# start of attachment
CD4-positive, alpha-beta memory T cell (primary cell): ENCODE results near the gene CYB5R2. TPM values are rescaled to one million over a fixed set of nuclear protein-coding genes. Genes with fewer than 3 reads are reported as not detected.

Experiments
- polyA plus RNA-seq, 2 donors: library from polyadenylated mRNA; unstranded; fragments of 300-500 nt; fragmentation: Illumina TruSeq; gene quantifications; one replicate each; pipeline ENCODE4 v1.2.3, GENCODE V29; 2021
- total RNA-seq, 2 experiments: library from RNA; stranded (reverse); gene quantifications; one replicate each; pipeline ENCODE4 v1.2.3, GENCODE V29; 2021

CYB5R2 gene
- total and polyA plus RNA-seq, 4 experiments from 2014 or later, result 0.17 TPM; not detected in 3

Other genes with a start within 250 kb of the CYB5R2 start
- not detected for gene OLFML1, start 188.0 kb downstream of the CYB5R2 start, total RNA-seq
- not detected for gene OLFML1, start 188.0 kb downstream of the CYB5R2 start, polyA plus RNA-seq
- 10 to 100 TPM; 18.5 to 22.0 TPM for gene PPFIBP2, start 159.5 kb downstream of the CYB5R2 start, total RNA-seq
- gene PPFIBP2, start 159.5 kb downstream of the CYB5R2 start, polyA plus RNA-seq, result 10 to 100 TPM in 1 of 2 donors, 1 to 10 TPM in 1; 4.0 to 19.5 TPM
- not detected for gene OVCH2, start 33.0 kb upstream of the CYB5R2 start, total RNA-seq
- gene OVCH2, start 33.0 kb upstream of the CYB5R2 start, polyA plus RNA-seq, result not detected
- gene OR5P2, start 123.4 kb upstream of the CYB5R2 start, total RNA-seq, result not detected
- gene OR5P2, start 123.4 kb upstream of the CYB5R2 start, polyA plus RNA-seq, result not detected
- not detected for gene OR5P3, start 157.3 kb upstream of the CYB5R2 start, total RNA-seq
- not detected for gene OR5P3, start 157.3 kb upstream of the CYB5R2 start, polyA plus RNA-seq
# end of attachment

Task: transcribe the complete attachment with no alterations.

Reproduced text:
CD4-positive, alpha-beta memory T cell (primary cell): ENCODE results near the gene CYB5R2. TPM values are rescaled to one million over a fixed set of nuclear protein-coding genes. Genes with fewer than 3 reads are reported as not detected.

Experiments
- polyA plus RNA-seq, 2 donors: library from polyadenylated mRNA; unstranded; fragments of 300-500 nt; fragmentation: Illumina TruSeq; gene quantifications; one replicate each; pipeline ENCODE4 v1.2.3, GENCODE V29; 2021
- total RNA-seq, 2 experiments: library from RNA; stranded (reverse); gene quantifications; one replicate each; pipeline ENCODE4 v1.2.3, GENCODE V29; 2021

CYB5R2 gene
- total and polyA plus RNA-seq, 4 experiments from 2014 or later, result 0.17 TPM; not detected in 3

Other genes with a start within 250 kb of the CYB5R2 start
- not detected for gene OLFML1, start 188.0 kb downstream of the CYB5R2 start, total RNA-seq
- not detected for gene OLFML1, start 188.0 kb downstream of the CYB5R2 start, polyA plus RNA-seq
- 10 to 100 TPM; 18.5 to 22.0 TPM for gene PPFIBP2, start 159.5 kb downstream of the CYB5R2 start, total RNA-seq
- gene PPFIBP2, start 159.5 kb downstream of the CYB5R2 start, polyA plus RNA-seq, result 10 to 100 TPM in 1 of 2 donors, 1 to 10 TPM in 1; 4.0 to 19.5 TPM
- not detected for gene OVCH2, start 33.0 kb upstream of the CYB5R2 start, total RNA-seq
- gene OVCH2, start 33.0 kb upstream of the CYB5R2 start, polyA plus RNA-seq, result not detected
- gene OR5P2, start 123.4 kb upstream of the CYB5R2 start, total RNA-seq, result not detected
- gene OR5P2, start 123.4 kb upstream of the CYB5R2 start, polyA plus RNA-seq, result not detected
- not detected for gene OR5P3, start 157.3 kb upstream of the CYB5R2 start, total RNA-seq
- not detected for gene OR5P3, start 157.3 kb upstream of the CYB5R2 start, polyA plus RNA-seq